The technique of visual reproductions of Michelangelo's Sistine Chapel frescoes enjoyed an early interest in the XVIth-century by engravings, increasing up to the XIXth-century thanks to photography. The huge production of copies prompted an endless spread of Michelangelo's masterpiece, both as a complex iconographic set and some selected visual episodes. Throughout the XXth century photography, as well as films and an improved editing process, allowed a better understanding of Michelangelo's work. His myth was increased by documentaries and by several international TV programs broadcasted during the progressive stages of the restauration (see short filmography attached). This paper intends to outline some theoretical aspects of the conspicuous production of films and TV materials concerning Michelangelo, analyzed as historical sources revealing both critical and didactic methodologies within the context of their own time. The audio-visual and the new mobile technologies put the frescoes at an easier reach of spectators even before experiencing them, by actually conditioning their aesthetic perception, or even by producing a meta-Sistine on the basis of a contemporary hyper-Ersatz. If millions visit the Sistine, this happens not only because it represents a Western art omphalos, but also because viewers react to the flood of serial reproductions in a way that influences their perception by transforming biblical scenes like the Creation of Adam into a sort of ephemeral pop icon. In the Eighties and Nineties of the past century, after the Sistine Chapel's restoration, through the tools of the Japanese NTV television and the photo reportage by T. Okamura, an one 1:1 replica of the original frescoes was achieved for the Otsuka Museum, specialized in high definition replicas. Something similar happened to Lascaux painted caves, which for preservation reasons can be visited only by high definition replicas. The viewers' reactions in the presence of the real frescoes reflect this nowadays unavoidable comparison between reality and fictional images.The whole documentation available in Italian film archives dating from the first usage of the camera for learned purposes inside the Chapel will be considered as a precious background for some historical reflections on the contemporary methodological and critical language. The use of technical devices in the rendering of the frescoes, and the social impact of photography and audiovisual throughout the last century, are also relevant topics. They will be considered both from the viewpoint of the specialists and from that of popular audience. Finally, this paper will try to answer the question put in this Congress section: how did the rank of the Sistine Chapel change with the notion of reproduction and the early usage of photography and film?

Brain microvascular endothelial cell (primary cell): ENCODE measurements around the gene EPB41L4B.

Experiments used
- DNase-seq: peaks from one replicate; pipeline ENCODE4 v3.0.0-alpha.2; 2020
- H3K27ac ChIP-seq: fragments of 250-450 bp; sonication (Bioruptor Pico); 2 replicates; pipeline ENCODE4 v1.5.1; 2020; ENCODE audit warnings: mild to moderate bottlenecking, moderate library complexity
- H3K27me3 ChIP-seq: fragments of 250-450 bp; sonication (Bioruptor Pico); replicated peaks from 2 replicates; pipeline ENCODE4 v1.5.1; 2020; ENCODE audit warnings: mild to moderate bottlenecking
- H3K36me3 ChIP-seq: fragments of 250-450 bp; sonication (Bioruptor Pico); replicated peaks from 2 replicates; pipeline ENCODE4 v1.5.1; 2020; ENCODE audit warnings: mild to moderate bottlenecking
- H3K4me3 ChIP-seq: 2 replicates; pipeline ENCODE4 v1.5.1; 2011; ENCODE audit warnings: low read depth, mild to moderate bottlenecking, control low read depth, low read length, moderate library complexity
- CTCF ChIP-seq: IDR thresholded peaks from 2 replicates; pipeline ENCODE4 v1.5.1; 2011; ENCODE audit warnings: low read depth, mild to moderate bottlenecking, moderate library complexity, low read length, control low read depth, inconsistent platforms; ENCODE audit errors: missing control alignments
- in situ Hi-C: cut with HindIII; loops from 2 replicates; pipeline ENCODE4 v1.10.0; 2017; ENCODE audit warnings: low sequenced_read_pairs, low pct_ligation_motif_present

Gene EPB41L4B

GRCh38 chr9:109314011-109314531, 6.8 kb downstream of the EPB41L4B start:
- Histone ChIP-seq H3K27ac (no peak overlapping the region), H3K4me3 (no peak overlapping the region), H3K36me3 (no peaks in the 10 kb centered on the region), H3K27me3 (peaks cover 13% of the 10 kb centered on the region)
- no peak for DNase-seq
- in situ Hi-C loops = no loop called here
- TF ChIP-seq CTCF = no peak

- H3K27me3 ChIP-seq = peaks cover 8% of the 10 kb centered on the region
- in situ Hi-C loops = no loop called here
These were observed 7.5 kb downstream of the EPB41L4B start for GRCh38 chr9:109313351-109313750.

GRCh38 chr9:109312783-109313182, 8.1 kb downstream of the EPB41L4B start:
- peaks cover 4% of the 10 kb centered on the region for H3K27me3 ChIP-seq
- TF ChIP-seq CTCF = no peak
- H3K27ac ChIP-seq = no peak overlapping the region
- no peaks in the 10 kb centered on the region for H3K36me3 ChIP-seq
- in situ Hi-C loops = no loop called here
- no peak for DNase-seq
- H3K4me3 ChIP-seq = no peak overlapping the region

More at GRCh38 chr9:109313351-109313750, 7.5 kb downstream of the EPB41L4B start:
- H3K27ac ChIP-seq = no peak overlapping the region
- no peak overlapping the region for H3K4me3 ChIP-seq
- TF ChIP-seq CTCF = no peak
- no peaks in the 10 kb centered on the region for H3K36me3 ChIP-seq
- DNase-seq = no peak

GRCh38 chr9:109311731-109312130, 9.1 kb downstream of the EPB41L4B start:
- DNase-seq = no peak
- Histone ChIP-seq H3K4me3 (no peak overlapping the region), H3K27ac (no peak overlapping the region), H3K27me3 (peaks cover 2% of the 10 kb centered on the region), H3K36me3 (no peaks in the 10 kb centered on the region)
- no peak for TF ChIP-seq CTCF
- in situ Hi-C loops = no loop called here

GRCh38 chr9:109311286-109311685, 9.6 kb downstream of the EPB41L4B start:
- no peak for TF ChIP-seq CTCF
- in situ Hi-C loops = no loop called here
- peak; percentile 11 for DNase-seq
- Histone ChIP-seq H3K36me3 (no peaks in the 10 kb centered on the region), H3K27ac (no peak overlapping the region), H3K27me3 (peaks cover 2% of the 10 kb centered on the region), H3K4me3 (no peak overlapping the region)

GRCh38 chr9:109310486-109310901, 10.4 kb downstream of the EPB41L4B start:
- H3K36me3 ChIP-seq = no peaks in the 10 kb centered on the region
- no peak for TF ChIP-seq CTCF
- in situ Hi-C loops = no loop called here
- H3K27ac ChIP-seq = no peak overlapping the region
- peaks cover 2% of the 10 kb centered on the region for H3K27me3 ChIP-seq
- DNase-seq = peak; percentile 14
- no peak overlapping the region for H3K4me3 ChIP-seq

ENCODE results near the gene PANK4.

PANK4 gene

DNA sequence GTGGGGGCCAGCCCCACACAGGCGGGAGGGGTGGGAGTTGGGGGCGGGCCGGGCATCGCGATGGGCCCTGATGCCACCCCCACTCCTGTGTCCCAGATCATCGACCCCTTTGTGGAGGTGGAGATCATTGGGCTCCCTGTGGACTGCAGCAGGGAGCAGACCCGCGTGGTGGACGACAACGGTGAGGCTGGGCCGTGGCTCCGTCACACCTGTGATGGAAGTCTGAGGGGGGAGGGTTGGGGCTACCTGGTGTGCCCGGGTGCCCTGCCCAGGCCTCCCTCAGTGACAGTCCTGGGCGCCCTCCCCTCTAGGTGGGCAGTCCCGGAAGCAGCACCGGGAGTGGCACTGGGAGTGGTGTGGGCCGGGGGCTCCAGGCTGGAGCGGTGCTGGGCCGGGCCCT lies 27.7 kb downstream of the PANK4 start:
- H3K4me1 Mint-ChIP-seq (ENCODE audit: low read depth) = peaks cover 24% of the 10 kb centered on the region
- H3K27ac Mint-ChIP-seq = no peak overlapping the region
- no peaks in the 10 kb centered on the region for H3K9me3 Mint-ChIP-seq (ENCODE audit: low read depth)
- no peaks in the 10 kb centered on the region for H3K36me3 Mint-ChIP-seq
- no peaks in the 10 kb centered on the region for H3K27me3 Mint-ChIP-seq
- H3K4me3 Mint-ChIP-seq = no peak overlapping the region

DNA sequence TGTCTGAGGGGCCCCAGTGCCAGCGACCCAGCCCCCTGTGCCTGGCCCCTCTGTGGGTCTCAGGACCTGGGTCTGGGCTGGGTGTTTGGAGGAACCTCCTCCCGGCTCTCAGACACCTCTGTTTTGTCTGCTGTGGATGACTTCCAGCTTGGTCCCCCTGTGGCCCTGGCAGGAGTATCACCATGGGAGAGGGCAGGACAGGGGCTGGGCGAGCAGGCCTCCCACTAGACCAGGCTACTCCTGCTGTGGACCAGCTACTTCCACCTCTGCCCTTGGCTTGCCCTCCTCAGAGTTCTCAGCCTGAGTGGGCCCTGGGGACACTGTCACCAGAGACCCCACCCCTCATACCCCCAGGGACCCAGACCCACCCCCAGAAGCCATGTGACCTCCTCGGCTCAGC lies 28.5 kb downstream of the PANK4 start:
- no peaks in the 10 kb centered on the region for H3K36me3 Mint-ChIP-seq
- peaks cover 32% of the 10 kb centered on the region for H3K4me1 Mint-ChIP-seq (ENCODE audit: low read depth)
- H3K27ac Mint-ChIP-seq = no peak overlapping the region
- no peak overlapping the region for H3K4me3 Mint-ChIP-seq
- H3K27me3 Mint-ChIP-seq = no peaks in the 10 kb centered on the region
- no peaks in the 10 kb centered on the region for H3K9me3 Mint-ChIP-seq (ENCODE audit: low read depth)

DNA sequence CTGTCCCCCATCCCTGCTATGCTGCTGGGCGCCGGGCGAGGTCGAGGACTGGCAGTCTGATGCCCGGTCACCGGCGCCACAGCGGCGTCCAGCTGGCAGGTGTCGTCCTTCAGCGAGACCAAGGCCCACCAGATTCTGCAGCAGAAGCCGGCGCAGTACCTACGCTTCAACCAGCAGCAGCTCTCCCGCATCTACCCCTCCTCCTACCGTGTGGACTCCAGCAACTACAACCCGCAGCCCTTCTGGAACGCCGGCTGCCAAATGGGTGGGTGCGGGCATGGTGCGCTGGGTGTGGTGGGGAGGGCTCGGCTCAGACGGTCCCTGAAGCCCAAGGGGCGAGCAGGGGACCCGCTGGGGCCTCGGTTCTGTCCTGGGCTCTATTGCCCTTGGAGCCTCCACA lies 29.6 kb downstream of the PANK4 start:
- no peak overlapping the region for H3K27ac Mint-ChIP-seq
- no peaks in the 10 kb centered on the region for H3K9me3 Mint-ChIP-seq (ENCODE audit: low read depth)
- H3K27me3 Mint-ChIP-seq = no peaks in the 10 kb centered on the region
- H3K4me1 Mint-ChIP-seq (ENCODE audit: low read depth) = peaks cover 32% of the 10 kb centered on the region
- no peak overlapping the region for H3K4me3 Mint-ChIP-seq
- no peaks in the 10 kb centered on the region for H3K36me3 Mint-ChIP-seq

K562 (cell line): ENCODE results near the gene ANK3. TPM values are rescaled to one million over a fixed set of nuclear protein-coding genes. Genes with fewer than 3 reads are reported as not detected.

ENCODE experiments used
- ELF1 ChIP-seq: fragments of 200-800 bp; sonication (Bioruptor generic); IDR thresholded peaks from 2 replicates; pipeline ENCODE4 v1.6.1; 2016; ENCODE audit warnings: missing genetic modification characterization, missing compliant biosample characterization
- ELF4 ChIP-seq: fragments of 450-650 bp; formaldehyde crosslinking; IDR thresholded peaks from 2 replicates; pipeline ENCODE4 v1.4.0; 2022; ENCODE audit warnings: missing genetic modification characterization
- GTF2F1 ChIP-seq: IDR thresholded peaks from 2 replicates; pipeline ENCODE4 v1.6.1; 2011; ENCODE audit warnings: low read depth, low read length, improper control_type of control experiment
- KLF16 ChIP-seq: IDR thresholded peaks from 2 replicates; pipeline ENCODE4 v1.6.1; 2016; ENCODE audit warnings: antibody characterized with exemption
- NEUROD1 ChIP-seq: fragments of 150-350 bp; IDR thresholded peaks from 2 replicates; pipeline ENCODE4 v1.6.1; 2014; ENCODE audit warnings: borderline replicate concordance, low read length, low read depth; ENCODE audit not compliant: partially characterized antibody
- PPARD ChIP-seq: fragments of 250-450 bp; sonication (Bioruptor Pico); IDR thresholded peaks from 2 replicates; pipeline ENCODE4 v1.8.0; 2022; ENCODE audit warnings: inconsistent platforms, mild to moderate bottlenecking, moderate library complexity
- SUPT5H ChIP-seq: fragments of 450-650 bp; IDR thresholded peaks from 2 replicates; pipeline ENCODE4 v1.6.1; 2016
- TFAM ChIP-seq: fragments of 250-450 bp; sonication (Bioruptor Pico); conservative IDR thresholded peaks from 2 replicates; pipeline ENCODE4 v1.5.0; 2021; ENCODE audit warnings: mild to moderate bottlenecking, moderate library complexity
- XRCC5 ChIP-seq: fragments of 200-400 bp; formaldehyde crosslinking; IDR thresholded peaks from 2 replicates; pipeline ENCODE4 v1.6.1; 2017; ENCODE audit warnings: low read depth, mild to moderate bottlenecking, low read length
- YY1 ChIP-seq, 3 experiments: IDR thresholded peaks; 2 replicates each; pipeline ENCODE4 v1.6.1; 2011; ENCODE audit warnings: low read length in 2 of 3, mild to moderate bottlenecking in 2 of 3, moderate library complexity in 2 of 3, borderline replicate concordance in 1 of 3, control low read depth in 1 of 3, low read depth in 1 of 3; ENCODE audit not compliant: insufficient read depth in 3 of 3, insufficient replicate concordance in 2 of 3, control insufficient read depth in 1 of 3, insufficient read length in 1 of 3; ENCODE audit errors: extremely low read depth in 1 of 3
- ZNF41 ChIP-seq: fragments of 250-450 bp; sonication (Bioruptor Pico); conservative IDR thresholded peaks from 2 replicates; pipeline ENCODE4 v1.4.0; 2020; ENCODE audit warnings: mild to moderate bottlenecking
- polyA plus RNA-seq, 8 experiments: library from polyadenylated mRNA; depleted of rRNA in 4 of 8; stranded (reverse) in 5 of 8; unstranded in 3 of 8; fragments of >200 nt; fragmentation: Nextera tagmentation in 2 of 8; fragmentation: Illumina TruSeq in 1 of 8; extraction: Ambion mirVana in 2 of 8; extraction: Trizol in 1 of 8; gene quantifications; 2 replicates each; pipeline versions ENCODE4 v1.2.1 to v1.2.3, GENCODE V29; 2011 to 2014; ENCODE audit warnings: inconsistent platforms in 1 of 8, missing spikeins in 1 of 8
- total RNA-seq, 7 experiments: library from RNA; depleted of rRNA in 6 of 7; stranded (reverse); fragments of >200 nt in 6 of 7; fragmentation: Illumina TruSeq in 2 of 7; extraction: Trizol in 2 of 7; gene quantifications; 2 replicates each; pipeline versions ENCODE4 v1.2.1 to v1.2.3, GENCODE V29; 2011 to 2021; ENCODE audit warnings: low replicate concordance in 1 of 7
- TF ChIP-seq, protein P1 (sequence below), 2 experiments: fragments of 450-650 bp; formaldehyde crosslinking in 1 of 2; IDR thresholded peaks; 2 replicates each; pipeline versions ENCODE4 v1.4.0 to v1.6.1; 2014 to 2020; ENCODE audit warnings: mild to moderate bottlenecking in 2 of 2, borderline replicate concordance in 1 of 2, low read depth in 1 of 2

Filming the Sistine Chapel: the Multiple Michelangelos, 2019-09.

Filming the Sistine Chapel: the Multiple Michelangelos

Casini, Tommaso
2019-09

Abstract